Business in brief: Belo, Yahoo sign news video deal
Belo Corp. says 13 of its television stations, including KREM in Spokane, will be the exclusive providers of local news video in their markets to Web site operator Yahoo Inc.
The companies said Wednesday that they will share advertising revenue from the videos. Financial terms of the agreement were not disclosed.
Sunnyvale, Calif.-based Yahoo said the videos will be available only on local news pages of Yahoo! News.
Yahoo said the additional clips from the Belo stations broaden its local news video coverage to include 18 of the nation’s top 25 markets.
The videos also will be provided from Web sites of Belo stations in Houston, San Antonio, Austin, New Orleans, Phoenix, St. Louis, the Seattle-Tacoma area, Portland, Tucson, Ariz.; Charlotte, N.C.; Louisville, Ky., and the Hampton-Norfolk, Va. Area.
The deal doesn’t extend to Belo stations in Dallas and Boise.
UPS boss fears risk of recession
The chief executive of UPS Inc. said Wednesday that the country is at increased risk of falling into a recession and it’s not clear when the economy will rebound.
CEO Scott Davis, who took the helm at the world’s largest shipping carrier earlier this month, told a Metro Atlanta Chamber of Commerce gathering that overall economic growth is lethargic.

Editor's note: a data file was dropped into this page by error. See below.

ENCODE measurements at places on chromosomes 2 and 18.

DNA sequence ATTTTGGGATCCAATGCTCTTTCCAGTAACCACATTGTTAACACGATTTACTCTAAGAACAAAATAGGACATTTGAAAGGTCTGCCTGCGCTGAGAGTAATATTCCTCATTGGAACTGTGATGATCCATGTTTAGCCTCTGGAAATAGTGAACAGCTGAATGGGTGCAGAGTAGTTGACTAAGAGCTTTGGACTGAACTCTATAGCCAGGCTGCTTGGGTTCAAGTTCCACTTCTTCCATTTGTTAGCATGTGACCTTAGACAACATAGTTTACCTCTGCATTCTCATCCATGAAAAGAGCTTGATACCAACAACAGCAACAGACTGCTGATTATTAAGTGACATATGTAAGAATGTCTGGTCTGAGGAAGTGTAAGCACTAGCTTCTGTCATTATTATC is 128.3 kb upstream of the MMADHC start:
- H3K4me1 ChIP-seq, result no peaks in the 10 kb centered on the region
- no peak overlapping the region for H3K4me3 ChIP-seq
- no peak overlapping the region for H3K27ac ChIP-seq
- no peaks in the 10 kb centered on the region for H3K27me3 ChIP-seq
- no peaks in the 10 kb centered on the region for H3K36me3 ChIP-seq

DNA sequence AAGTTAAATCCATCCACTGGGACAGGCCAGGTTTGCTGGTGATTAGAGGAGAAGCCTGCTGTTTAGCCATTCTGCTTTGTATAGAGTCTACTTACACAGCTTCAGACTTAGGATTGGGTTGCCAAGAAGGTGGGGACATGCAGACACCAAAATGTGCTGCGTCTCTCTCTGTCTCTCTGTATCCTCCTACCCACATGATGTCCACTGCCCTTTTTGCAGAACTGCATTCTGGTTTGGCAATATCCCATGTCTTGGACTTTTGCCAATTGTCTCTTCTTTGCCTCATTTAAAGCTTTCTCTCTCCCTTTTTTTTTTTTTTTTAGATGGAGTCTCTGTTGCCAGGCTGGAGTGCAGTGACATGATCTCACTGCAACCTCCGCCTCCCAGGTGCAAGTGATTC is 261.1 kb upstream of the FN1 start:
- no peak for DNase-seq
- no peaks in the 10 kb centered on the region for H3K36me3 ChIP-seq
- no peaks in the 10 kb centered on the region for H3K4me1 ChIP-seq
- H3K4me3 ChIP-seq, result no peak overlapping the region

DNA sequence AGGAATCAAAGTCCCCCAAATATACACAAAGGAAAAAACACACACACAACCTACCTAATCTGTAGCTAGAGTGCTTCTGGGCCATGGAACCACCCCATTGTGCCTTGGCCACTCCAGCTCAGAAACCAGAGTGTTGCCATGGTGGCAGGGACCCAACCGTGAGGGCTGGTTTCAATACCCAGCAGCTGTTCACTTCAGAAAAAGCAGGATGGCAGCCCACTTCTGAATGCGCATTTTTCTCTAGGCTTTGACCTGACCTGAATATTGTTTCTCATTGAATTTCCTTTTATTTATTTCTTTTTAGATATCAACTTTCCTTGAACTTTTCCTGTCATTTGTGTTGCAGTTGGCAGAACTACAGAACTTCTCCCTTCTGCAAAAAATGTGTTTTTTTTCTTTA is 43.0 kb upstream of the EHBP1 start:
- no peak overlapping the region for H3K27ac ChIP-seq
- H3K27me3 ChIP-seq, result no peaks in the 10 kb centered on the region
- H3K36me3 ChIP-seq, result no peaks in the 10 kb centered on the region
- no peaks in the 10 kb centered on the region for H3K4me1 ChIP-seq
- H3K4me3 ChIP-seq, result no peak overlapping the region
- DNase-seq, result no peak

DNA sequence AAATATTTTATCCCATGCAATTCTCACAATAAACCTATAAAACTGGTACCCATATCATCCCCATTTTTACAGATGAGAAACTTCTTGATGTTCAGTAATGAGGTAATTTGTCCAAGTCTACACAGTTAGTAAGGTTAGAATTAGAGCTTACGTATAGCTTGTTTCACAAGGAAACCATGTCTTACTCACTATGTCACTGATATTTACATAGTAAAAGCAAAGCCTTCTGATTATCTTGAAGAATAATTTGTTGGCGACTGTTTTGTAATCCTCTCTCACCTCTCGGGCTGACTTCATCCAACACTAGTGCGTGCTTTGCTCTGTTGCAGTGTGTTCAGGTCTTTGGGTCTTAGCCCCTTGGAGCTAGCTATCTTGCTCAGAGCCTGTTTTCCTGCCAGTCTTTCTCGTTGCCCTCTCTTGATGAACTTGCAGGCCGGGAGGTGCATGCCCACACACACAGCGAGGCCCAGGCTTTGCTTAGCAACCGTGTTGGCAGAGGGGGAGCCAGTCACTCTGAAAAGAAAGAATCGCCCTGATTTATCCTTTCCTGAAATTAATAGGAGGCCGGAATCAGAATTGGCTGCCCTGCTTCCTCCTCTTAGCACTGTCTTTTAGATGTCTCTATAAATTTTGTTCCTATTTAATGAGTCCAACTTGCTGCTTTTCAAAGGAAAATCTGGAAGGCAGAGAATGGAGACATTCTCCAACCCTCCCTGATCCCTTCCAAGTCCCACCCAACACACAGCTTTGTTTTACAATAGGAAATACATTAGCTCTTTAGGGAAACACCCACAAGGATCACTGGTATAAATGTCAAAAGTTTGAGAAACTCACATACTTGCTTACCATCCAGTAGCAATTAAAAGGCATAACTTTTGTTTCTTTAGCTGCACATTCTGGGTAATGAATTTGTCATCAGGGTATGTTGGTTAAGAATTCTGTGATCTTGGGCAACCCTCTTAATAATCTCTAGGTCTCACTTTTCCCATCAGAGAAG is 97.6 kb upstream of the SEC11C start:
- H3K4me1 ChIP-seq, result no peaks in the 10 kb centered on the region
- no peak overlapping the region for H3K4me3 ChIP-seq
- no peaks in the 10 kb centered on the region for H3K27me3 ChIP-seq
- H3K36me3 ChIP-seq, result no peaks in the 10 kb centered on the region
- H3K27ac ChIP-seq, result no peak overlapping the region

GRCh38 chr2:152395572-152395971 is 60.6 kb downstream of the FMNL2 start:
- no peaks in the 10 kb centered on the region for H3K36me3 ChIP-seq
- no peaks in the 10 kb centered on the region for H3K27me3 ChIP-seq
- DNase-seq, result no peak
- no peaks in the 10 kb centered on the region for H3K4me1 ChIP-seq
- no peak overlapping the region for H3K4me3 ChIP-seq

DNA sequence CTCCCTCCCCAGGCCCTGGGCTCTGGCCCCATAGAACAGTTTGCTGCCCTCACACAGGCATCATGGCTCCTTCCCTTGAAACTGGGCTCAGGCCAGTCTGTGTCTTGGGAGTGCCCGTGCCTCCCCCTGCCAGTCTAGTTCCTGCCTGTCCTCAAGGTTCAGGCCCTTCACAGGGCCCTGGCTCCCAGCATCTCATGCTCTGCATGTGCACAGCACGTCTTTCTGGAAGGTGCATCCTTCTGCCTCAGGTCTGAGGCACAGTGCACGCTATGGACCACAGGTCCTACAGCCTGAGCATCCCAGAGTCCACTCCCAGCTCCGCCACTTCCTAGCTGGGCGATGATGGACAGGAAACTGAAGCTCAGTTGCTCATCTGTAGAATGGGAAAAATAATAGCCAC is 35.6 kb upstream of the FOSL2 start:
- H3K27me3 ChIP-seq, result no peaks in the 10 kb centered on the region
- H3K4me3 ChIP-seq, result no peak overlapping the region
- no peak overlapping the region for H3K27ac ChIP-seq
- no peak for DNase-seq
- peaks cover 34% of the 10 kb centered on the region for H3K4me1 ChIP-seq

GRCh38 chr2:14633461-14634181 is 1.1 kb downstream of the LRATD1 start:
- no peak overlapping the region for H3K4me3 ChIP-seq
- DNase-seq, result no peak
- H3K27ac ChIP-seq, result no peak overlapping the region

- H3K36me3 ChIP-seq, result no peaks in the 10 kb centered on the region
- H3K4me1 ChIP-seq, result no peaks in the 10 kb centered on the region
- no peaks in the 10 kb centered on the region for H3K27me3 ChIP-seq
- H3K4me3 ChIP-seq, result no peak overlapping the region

He said he could not say for sure if the U.S. will fall into a recession, but he added, “There’s more risk than there was before.”
Davis did not offer any new guidance on earnings and revenue projections for Atlanta-based UPS, which moves roughly 7 percent of the country’s gross domestic product each day.
A slowdown in the U.S. housing market and a credit crunch facing major financial institutions have caused economic observers in recent months to grow more concerned about the possibility of a recession.
Times cutting 86 positions
The Seattle Times Co. is eliminating 86 jobs, most through attrition but 17 through layoffs, in a plan to cut costs by $21 million, company officials confirmed.
All but one of the layoffs are in the circulation department. Of the 69 positions to be eliminated by attrition, 55 are vacant, Vice President Jill Mackie said. The Times will therefore reduce its total number of current employees by 31, to 1,889.
Another 18 circulation workers face reductions in hours that will make them ineligible for medical benefits, according to the Pacific Northwest Newspaper Guild, which represents 630 employees at the Times.
“The Times believes they can make the reduction they need to make primarily through attrition,” Guild administrative officer Liz Brown said. “At this point they are not going to slash their news staff, which is what a lot of newspapers are doing now, and in that regard, the news could have been much worse.”